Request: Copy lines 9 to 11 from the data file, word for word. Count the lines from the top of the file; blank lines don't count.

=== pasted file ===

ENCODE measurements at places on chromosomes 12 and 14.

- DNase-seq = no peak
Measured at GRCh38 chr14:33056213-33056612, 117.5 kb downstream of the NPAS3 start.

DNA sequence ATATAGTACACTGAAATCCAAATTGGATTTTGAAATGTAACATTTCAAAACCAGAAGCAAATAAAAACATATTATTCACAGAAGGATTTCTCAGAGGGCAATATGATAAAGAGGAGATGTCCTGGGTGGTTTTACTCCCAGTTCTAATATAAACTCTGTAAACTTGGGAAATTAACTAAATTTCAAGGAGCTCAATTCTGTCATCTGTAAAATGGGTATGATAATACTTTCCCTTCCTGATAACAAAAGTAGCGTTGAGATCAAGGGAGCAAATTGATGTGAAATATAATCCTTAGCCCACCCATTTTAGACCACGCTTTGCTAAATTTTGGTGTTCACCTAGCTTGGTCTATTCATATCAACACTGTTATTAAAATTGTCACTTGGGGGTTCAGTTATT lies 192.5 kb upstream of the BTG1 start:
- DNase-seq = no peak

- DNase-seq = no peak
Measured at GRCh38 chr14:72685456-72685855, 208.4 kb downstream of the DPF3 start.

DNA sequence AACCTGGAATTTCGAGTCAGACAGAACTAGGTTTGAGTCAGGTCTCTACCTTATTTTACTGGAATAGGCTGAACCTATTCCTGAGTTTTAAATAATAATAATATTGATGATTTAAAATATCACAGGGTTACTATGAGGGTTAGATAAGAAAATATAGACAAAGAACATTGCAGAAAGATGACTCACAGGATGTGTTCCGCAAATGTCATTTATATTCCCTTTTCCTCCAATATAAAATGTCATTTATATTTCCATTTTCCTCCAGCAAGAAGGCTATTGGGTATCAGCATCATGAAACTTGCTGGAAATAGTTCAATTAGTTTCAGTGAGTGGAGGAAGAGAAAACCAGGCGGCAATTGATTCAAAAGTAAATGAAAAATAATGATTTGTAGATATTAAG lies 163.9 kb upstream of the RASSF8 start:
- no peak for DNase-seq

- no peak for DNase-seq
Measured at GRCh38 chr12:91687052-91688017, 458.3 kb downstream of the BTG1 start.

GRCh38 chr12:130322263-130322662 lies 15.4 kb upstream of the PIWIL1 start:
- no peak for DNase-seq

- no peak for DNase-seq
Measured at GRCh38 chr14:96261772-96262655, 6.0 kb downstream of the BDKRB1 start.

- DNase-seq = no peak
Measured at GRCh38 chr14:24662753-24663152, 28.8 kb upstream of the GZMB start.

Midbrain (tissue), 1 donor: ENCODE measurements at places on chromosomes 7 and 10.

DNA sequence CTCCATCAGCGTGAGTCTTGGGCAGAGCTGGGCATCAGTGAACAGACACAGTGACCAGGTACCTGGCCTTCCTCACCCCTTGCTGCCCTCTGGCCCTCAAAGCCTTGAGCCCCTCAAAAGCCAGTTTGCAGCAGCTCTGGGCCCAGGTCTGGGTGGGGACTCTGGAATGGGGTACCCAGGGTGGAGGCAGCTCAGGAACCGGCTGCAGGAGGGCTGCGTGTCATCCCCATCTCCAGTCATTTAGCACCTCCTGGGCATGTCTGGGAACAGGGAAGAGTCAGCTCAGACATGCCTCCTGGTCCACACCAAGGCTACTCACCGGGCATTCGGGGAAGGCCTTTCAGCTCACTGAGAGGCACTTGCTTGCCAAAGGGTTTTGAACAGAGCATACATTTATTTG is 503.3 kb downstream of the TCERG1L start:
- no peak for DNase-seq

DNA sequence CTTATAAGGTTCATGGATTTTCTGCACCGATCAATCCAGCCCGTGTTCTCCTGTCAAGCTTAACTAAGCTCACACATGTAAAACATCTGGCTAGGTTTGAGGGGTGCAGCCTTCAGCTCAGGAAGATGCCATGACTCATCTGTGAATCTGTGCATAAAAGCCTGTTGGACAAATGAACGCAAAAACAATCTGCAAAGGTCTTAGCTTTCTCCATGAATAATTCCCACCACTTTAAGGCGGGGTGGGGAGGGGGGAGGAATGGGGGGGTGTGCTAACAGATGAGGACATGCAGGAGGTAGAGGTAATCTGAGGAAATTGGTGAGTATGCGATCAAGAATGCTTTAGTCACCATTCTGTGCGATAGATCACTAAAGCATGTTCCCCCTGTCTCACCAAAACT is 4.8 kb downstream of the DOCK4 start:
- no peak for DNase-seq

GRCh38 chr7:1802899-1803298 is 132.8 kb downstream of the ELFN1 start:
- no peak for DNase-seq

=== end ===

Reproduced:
- no peak for DNase-seq

- no peak for DNase-seq
Measured at GRCh38 chr12:91687052-91688017, 458.3 kb downstream of the BTG1 start.